China, the world’s second largest economy, is routinely relied upon to bail out the west… yet it has a paltry 3.65% of the IMF’s voting power. Europe, however, is arguably the most insolvent region on the planet, though it insists on remaining at the helm. Ultimately, the market doesn’t care and has been orienting itself towards the developed world for years.

Little by little we are seeing signs of a revolution in the financial system– grumblings from Zimbabwe about establishing an asset-backed currency, new exchange-traded gold contracts in Asia, more bank wiring routes that bypass New York City, and corporations in the developing world issuing debt on the international market in local currency with ease.

I’ve written extensively that China’s renminbi is being increasingly considered a reserve currency to compete with the dollar and euro. Other developing countries have already entered into swap agreements to accumulate renminbi reserves, and even western companies are issuing renminbi-denominated debt.

There are signs of more liberalized exchange controls all the time; it’s possible for individuals and corporations to hold savings in renminbi through a variety of ways… you can even walk into the New York City Bank of China branch and open an account.

The latest move is American Express’s new renminbi-denominated Travelers Cheques– a ‘cash equivalent’ issued by a non-Chinese financial institution. This is a major step, and its implications are far, fare more important than whichever white person is jonesing to head an irrelevant organization of the past.

Western leaders simply don’t want to accept their loss of primacy; they’ve become enslaved themselves, not only by the insurmountable sovereign debts they’ve accumulated, but by their stubborn refusal to acknowledge the simple reality of a new system they can’t stop and don’t control.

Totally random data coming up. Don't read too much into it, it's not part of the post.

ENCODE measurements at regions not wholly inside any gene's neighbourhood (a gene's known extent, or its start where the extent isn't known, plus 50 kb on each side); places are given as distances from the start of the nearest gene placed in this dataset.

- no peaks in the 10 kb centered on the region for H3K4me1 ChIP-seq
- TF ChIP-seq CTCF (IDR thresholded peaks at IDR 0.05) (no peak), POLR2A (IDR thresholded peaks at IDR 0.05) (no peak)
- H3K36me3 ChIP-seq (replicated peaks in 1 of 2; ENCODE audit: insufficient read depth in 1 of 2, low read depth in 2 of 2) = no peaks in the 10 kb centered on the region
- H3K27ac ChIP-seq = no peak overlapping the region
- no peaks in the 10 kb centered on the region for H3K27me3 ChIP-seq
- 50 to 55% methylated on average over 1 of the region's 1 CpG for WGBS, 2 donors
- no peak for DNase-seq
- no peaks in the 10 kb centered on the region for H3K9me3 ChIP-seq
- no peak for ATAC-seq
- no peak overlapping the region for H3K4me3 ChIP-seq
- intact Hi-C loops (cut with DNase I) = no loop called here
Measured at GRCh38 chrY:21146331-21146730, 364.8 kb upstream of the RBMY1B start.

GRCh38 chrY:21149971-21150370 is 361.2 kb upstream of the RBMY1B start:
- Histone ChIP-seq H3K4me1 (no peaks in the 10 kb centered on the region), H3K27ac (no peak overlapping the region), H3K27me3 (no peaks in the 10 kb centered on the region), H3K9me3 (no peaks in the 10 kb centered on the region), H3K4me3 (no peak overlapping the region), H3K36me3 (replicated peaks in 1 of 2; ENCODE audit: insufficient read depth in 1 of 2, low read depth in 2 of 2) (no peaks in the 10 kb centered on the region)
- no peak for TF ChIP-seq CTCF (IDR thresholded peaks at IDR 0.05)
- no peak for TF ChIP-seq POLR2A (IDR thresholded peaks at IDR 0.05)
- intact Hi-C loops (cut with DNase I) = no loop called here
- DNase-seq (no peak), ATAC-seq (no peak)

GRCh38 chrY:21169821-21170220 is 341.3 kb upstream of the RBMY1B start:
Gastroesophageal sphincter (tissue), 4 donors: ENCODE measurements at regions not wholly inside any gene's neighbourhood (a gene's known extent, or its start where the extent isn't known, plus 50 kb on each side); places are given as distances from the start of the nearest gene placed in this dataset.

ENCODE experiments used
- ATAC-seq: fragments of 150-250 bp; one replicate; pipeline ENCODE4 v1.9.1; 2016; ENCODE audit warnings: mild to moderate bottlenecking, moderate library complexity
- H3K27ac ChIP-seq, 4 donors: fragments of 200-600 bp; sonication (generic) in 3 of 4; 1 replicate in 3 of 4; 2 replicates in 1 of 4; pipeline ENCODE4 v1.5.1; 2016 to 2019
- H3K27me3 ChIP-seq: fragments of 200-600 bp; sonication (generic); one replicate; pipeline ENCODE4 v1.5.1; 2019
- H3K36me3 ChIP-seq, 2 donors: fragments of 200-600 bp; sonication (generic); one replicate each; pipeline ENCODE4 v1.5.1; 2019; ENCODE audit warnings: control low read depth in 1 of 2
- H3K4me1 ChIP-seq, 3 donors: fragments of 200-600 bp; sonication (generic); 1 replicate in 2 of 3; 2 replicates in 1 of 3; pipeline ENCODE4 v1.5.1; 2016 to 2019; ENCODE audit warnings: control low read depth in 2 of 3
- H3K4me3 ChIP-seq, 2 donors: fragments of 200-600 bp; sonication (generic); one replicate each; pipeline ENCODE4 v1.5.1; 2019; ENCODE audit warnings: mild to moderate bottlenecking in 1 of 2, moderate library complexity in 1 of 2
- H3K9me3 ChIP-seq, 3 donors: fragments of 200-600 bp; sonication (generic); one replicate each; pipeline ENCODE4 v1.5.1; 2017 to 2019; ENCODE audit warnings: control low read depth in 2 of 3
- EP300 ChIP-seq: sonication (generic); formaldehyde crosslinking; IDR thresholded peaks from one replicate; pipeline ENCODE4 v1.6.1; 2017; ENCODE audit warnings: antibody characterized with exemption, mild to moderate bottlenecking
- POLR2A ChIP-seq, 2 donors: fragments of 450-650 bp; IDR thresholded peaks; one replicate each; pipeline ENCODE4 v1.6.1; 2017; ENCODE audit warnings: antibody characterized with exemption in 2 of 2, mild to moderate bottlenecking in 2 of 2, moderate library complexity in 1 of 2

20 Questions Away From Your Survival Retreat


Guest Post: by ‘Be Informed’

I came up with a 20 question and 100 point quiz to those that are considering moving to a new place to help gauge whether the places someone is thinking about is best for them. While this is geared to the survivalist, it is also suitable to test an area and place being suited for the non-survivalist people and their family to relocate to. This also assumes that people and their family have enough money or have pooled money together with others to move and purchase property of some sort. See if it DOES all add up?

Ratings are from 0 to 5 and will be added together on all 20 questions to get a grand total to weigh in to.

For the following questions score the following; 0 for absolutely no, 1 for strong no, 2 for weak no, 3 for weak yes, 4 for strong yes, 5 for absolutely yes.

1. Is the climate you are considering moving to not too hot, not too cold, or is the weather okay enough for you and your family and not going to be a hardship on you and others with you? ________ out of 5 points.

Many people cannot physically take bad weather.

2. Are there good sources of reliable water? This can be from the municipal water sources to clean rivers and streams, ponds, springs, etc.
_________ out of 5 points.

Water is an absolute necessity to live, and if the power is gone and no water comes from the tap, you must have some source of water. Good quality water from city sources is another issue that has to be considered.

3. Is the new location, state or even foreign country, friendly or at least not hostile towards you? _________ out of 5 points.

This is extremely important to not go to somewhere that you are going to be hated. Even in your own country there are places that you just will not fit in because of beliefs, the way you look, whatever. There are places also that are very non-respective to the survivalist mentality, such as very harsh laws against owning guns or prohibiting ‘unsightly’ items to the community such as windmills that generator power.